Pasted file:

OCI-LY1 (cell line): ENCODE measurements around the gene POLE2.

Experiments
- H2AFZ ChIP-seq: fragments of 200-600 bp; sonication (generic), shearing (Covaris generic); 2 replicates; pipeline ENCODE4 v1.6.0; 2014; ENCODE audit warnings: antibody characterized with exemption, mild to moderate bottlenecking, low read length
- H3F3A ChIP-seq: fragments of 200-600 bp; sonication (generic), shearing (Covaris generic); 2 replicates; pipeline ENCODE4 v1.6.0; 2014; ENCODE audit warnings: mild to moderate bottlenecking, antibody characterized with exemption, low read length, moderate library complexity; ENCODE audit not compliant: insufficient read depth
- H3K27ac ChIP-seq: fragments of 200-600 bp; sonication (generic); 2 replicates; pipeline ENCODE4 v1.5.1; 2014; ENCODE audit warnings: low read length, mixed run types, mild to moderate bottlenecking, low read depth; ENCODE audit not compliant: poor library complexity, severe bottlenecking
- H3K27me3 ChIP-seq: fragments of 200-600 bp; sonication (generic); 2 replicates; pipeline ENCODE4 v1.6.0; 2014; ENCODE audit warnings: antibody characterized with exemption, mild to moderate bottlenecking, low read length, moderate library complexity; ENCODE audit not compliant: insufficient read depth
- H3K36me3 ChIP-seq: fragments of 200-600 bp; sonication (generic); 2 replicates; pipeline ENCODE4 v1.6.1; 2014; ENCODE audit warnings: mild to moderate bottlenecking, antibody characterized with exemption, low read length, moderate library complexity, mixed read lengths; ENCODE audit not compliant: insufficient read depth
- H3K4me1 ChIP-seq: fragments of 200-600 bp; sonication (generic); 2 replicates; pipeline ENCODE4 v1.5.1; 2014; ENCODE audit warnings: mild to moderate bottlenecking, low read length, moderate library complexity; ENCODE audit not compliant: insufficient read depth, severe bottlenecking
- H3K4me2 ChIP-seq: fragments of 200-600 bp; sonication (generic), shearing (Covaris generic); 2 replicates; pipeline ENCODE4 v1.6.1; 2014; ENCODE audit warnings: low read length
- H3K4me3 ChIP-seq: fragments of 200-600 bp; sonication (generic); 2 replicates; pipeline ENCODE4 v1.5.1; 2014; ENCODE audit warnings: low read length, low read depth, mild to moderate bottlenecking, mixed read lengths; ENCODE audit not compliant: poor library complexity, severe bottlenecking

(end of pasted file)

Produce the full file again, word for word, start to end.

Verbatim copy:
OCI-LY1 (cell line): ENCODE measurements around the gene POLE2.

Experiments
- H2AFZ ChIP-seq: fragments of 200-600 bp; sonication (generic), shearing (Covaris generic); 2 replicates; pipeline ENCODE4 v1.6.0; 2014; ENCODE audit warnings: antibody characterized with exemption, mild to moderate bottlenecking, low read length
- H3F3A ChIP-seq: fragments of 200-600 bp; sonication (generic), shearing (Covaris generic); 2 replicates; pipeline ENCODE4 v1.6.0; 2014; ENCODE audit warnings: mild to moderate bottlenecking, antibody characterized with exemption, low read length, moderate library complexity; ENCODE audit not compliant: insufficient read depth
- H3K27ac ChIP-seq: fragments of 200-600 bp; sonication (generic); 2 replicates; pipeline ENCODE4 v1.5.1; 2014; ENCODE audit warnings: low read length, mixed run types, mild to moderate bottlenecking, low read depth; ENCODE audit not compliant: poor library complexity, severe bottlenecking
- H3K27me3 ChIP-seq: fragments of 200-600 bp; sonication (generic); 2 replicates; pipeline ENCODE4 v1.6.0; 2014; ENCODE audit warnings: antibody characterized with exemption, mild to moderate bottlenecking, low read length, moderate library complexity; ENCODE audit not compliant: insufficient read depth
- H3K36me3 ChIP-seq: fragments of 200-600 bp; sonication (generic); 2 replicates; pipeline ENCODE4 v1.6.1; 2014; ENCODE audit warnings: mild to moderate bottlenecking, antibody characterized with exemption, low read length, moderate library complexity, mixed read lengths; ENCODE audit not compliant: insufficient read depth
- H3K4me1 ChIP-seq: fragments of 200-600 bp; sonication (generic); 2 replicates; pipeline ENCODE4 v1.5.1; 2014; ENCODE audit warnings: mild to moderate bottlenecking, low read length, moderate library complexity; ENCODE audit not compliant: insufficient read depth, severe bottlenecking
- H3K4me2 ChIP-seq: fragments of 200-600 bp; sonication (generic), shearing (Covaris generic); 2 replicates; pipeline ENCODE4 v1.6.1; 2014; ENCODE audit warnings: low read length
- H3K4me3 ChIP-seq: fragments of 200-600 bp; sonication (generic); 2 replicates; pipeline ENCODE4 v1.5.1; 2014; ENCODE audit warnings: low read length, low read depth, mild to moderate bottlenecking, mixed read lengths; ENCODE audit not compliant: poor library complexity, severe bottlenecking